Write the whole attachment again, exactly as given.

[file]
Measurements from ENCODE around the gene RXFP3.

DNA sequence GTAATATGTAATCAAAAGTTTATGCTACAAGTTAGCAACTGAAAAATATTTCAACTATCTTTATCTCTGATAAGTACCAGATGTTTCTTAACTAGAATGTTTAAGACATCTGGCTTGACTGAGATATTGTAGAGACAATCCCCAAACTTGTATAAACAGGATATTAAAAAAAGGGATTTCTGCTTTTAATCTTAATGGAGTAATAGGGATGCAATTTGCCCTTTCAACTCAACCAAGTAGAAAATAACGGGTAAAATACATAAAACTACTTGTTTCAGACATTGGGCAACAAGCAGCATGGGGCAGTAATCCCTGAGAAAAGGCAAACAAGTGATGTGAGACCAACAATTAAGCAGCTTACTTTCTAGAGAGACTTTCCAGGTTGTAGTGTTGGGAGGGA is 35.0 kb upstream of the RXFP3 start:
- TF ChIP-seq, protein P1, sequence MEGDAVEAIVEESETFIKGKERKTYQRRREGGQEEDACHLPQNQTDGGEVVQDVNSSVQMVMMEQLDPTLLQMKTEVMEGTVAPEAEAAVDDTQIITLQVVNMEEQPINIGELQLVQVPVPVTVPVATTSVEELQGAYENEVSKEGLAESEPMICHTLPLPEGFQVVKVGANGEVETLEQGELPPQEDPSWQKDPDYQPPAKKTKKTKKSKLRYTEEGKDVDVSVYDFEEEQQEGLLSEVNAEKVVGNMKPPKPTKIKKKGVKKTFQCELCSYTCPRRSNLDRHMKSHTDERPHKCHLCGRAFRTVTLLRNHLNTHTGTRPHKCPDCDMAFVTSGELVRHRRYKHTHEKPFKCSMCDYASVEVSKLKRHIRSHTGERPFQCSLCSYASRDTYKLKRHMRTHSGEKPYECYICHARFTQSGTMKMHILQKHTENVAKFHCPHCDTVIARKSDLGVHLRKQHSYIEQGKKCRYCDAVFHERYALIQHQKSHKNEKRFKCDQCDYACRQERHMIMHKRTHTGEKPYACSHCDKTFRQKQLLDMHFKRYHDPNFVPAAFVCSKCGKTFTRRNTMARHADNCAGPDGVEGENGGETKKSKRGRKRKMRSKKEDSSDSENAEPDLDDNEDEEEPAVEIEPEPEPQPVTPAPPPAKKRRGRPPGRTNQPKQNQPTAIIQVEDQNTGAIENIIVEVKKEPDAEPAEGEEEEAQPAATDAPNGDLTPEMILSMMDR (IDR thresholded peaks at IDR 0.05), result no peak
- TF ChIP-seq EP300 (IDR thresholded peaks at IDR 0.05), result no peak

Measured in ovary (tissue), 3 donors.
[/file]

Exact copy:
Measurements from ENCODE around the gene RXFP3.

DNA sequence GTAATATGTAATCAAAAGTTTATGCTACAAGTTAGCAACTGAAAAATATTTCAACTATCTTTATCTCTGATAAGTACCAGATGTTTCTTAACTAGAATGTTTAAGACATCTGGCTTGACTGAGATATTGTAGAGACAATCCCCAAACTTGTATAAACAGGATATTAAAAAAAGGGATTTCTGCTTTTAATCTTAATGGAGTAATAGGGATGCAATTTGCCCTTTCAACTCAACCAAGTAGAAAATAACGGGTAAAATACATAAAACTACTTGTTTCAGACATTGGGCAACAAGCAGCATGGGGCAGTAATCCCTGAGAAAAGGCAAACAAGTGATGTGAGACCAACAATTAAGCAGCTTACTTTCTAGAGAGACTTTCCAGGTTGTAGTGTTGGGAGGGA is 35.0 kb upstream of the RXFP3 start:
- TF ChIP-seq, protein P1, sequence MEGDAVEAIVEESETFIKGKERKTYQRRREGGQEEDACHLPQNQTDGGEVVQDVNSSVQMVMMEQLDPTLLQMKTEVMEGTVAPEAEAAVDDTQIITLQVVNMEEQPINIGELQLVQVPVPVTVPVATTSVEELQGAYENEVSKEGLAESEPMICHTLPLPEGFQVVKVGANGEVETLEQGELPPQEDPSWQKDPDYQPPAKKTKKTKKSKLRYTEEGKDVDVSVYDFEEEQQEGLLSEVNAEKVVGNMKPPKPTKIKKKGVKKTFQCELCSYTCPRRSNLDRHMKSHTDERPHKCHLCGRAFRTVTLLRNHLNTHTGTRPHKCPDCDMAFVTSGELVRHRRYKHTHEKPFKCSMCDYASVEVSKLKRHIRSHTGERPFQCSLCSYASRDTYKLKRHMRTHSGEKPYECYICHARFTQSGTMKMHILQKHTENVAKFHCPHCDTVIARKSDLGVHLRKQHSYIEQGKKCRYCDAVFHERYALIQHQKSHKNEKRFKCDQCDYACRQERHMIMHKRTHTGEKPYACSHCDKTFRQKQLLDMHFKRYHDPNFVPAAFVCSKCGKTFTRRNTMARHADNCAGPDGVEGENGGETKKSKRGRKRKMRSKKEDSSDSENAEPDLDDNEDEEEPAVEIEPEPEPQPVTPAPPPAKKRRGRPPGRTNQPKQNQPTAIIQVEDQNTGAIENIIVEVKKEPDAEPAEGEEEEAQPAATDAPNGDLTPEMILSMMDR (IDR thresholded peaks at IDR 0.05), result no peak
- TF ChIP-seq EP300 (IDR thresholded peaks at IDR 0.05), result no peak

Measured in ovary (tissue), 3 donors.